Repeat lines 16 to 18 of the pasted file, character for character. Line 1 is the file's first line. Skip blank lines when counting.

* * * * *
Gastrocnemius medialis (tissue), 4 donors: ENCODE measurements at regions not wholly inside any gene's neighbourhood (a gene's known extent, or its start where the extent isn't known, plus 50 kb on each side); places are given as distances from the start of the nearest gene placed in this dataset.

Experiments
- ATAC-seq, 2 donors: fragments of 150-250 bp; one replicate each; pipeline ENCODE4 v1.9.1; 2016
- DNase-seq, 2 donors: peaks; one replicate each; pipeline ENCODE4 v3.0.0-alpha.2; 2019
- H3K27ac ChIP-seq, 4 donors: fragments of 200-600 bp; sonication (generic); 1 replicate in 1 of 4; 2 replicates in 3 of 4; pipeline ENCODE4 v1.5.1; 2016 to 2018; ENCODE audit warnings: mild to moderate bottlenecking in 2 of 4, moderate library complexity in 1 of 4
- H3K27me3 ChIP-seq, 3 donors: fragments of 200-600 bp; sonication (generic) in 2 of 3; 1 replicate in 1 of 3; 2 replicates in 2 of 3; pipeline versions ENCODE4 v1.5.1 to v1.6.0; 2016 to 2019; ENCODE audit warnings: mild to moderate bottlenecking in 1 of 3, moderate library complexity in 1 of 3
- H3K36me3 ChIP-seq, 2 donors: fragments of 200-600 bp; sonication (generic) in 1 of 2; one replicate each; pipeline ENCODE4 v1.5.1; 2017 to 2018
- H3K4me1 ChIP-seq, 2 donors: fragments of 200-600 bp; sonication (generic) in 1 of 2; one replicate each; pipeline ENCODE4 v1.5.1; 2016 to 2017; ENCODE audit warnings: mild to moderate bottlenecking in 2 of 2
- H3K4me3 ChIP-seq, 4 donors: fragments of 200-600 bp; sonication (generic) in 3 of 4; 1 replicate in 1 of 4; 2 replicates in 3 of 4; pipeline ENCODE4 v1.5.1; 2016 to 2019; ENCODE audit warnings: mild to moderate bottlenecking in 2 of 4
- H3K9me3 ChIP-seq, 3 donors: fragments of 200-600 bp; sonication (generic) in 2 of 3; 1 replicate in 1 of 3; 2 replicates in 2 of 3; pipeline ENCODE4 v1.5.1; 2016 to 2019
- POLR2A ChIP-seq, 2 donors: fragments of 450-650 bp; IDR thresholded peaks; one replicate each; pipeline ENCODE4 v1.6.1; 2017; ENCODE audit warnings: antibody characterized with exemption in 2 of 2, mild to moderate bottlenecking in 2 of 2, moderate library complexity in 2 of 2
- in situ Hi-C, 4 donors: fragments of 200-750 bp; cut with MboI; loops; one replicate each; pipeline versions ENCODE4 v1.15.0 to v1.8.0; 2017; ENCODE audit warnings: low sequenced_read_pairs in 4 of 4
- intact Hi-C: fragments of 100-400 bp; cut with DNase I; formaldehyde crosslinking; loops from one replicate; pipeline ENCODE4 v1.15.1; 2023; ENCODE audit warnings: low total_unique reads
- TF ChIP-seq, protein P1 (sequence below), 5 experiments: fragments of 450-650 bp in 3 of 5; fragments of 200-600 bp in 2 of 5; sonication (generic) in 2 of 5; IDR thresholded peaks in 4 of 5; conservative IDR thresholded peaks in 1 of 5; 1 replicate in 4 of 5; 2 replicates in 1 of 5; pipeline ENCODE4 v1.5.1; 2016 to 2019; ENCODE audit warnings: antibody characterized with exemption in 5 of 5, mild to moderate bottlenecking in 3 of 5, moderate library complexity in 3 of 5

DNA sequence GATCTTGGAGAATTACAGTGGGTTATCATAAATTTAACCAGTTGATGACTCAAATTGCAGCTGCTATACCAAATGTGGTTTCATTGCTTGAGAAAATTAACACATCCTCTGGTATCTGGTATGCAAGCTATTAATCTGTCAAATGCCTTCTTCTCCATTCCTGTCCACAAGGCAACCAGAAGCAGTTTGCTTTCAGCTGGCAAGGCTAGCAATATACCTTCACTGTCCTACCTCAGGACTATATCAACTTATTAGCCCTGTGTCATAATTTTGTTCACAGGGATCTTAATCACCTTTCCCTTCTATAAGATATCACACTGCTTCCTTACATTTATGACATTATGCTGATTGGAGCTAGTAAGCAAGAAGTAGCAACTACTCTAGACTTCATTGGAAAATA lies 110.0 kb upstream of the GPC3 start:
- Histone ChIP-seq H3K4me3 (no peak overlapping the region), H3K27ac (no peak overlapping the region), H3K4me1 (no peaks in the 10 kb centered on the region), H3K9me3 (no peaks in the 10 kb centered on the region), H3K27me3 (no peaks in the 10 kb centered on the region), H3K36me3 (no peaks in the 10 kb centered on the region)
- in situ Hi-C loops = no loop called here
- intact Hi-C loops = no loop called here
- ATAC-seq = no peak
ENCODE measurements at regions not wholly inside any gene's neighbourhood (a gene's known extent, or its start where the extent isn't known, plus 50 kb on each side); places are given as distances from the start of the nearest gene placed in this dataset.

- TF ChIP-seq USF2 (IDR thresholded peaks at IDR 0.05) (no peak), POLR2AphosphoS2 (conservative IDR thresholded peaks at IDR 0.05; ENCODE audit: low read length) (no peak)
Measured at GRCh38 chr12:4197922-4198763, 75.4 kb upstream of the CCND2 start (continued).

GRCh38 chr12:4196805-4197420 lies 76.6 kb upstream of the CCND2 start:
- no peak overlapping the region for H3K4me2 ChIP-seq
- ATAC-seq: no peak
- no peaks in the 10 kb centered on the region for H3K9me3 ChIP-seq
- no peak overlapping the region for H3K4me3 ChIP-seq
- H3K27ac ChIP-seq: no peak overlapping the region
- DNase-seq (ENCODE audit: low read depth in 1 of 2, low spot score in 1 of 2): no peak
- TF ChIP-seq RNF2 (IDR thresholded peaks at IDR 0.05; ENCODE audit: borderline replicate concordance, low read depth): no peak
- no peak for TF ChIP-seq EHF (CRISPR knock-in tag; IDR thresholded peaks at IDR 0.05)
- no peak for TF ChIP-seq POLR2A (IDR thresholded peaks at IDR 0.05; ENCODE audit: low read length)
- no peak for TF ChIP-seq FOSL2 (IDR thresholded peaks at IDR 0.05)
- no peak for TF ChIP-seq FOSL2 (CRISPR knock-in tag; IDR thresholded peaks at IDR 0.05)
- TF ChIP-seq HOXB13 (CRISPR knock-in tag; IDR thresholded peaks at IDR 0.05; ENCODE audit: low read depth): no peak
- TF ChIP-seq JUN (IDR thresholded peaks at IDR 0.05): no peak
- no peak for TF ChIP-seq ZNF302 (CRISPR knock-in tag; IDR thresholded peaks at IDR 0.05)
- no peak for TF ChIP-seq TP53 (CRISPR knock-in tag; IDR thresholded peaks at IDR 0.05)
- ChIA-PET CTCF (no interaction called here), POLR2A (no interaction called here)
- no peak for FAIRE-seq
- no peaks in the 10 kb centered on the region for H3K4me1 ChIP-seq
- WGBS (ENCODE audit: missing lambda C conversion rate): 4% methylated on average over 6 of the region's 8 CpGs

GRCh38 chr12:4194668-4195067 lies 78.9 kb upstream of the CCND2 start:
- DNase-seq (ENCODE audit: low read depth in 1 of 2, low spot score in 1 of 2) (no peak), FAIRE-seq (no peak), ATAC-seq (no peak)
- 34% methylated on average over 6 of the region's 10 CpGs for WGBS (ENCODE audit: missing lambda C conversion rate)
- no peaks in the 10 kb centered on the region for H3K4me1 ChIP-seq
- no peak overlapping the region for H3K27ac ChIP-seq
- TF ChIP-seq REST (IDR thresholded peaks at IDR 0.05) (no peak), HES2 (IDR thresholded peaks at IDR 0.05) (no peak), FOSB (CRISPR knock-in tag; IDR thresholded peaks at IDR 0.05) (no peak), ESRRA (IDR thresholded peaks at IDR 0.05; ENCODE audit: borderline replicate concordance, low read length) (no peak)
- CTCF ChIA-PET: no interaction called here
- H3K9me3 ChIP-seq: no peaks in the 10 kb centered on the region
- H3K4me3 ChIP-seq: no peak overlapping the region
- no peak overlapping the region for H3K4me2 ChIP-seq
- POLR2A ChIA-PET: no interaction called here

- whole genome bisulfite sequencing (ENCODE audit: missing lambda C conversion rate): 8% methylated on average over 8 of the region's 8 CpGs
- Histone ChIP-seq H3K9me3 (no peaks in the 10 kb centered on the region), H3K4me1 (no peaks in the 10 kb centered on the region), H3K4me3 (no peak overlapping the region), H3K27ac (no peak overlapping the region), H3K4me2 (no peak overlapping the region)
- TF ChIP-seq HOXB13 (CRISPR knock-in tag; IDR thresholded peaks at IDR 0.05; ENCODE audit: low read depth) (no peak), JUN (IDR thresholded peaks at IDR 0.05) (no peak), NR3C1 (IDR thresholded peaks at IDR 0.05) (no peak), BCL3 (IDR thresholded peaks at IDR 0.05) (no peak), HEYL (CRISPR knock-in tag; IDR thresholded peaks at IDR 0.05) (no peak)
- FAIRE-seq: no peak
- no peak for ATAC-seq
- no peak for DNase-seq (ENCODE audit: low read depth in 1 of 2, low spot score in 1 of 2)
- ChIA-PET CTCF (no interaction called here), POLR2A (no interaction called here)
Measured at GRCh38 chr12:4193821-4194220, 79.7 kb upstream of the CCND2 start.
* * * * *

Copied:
- Histone ChIP-seq H3K4me3 (no peak overlapping the region), H3K27ac (no peak overlapping the region), H3K4me1 (no peaks in the 10 kb centered on the region), H3K9me3 (no peaks in the 10 kb centered on the region), H3K27me3 (no peaks in the 10 kb centered on the region), H3K36me3 (no peaks in the 10 kb centered on the region)
- in situ Hi-C loops = no loop called here
- intact Hi-C loops = no loop called here